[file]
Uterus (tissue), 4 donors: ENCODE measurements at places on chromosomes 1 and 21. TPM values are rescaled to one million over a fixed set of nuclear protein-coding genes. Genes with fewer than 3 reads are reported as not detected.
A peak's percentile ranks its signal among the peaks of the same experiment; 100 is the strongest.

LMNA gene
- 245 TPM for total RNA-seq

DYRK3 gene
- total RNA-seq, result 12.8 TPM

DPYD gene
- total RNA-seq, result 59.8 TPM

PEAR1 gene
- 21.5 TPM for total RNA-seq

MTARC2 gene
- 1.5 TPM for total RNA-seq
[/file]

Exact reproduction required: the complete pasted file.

Uterus (tissue), 4 donors: ENCODE measurements at places on chromosomes 1 and 21. TPM values are rescaled to one million over a fixed set of nuclear protein-coding genes. Genes with fewer than 3 reads are reported as not detected.
A peak's percentile ranks its signal among the peaks of the same experiment; 100 is the strongest.

LMNA gene
- 245 TPM for total RNA-seq

DYRK3 gene
- total RNA-seq, result 12.8 TPM

DPYD gene
- total RNA-seq, result 59.8 TPM

PEAR1 gene
- 21.5 TPM for total RNA-seq

MTARC2 gene
- 1.5 TPM for total RNA-seq